Til We Have Faces by CS Lewis and The Satanic Verses by Salman Rushdie are -- besides the shows we're watching on TV! -- the two best ways of demonstrating what mythical truth looks like in other clothes. Basically, anything that makes over myth or fairytales for our brave new world is good news, because it shows you other ways of making the connection to the enternal stories that have shaped your life -- like how Devil Wears Prada is a retelling of the myth of Aphrodite. Once you are able to see these echoes the stories give you a guide to what happens next, what will work and won't, etc.
I think that's it, actually. Those things plus experience and intuition, but yeah. Well actually that looks like a lot. But I would say those are all the things in my head when I sit down to write, which is what you asked, so... The rest is lyrics and music and interviews with musicians: Tori Amos, PJ Harvey, The Killers' Sam's Town, Radiohead, Metric, Imogen Heap/Frou Frou, Sufjan Stevens and the Britpop band Sleeper are the biggest ones off the top of my head that have made me think differently (separate from liking the music or not, which obviously I do anyway).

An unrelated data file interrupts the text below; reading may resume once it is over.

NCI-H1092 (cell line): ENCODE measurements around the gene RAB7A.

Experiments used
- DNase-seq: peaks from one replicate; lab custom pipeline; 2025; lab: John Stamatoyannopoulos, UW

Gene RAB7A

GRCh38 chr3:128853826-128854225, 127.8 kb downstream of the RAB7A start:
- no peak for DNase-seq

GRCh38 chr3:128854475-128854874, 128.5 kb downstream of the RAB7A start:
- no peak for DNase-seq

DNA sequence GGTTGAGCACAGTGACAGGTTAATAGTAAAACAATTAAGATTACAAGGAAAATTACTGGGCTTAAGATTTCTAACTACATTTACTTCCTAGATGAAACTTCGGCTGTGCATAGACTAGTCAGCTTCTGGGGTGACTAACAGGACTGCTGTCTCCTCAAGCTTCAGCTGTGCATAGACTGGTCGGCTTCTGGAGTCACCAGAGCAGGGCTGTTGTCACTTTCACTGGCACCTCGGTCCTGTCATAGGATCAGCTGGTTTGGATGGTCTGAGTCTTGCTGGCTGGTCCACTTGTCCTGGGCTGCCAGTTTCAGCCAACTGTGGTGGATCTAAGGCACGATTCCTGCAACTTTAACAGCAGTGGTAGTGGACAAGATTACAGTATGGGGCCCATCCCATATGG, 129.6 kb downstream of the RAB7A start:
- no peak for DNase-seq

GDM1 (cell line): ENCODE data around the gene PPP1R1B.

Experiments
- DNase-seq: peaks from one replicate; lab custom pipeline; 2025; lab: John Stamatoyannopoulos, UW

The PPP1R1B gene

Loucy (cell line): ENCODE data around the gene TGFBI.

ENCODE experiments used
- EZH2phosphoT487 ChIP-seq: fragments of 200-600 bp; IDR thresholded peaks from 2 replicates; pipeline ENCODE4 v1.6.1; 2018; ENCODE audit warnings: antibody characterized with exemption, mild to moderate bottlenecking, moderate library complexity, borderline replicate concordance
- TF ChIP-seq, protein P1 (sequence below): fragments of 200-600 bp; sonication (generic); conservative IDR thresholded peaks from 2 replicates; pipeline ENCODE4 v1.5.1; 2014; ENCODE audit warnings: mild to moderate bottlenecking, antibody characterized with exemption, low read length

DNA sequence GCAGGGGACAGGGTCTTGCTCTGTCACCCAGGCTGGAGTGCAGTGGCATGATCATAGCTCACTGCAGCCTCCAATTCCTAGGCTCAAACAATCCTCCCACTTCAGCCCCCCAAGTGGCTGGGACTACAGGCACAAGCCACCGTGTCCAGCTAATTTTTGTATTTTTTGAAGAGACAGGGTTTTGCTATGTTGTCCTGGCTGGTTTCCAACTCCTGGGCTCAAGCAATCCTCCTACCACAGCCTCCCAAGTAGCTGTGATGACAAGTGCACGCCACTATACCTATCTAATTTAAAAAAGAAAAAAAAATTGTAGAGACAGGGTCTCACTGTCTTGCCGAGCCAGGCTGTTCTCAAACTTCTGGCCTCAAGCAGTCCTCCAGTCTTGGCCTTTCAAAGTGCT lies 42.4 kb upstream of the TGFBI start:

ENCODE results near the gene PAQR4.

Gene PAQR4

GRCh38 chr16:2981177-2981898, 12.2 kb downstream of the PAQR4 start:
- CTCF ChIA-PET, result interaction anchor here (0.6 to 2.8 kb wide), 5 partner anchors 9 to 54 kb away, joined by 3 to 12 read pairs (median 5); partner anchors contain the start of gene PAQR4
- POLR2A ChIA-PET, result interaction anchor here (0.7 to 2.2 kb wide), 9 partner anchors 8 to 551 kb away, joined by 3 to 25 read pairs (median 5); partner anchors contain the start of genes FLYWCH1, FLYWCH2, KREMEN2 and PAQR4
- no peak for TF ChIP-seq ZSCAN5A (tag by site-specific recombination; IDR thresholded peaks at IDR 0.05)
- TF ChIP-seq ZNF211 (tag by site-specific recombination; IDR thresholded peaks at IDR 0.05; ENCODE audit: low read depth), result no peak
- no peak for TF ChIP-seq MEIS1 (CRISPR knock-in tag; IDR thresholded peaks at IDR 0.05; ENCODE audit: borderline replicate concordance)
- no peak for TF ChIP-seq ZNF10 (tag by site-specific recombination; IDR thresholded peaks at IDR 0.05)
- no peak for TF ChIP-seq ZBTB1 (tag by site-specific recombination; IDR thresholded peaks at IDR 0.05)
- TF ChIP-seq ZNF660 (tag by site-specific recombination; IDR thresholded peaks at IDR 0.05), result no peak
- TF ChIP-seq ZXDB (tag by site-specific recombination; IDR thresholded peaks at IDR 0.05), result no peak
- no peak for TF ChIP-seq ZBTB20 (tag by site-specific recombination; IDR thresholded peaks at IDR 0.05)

...Wow. That's way longer than I thought. Bored yet?
Edit one: Lipstick Traces (before the littleblackcats beat me to it) and Rabelais & His World, duh.
Angela Carter's fairytales and either Wise Children or Nights At The Circus.
Dad: We were staying at a hotel halfway up Knob Hill. I don't like San Francisco particularly.
Shirley: Halfway up. And at the top of the hill there was this lovely fountain, and you didn't propose to me, even though it was the perfect situation…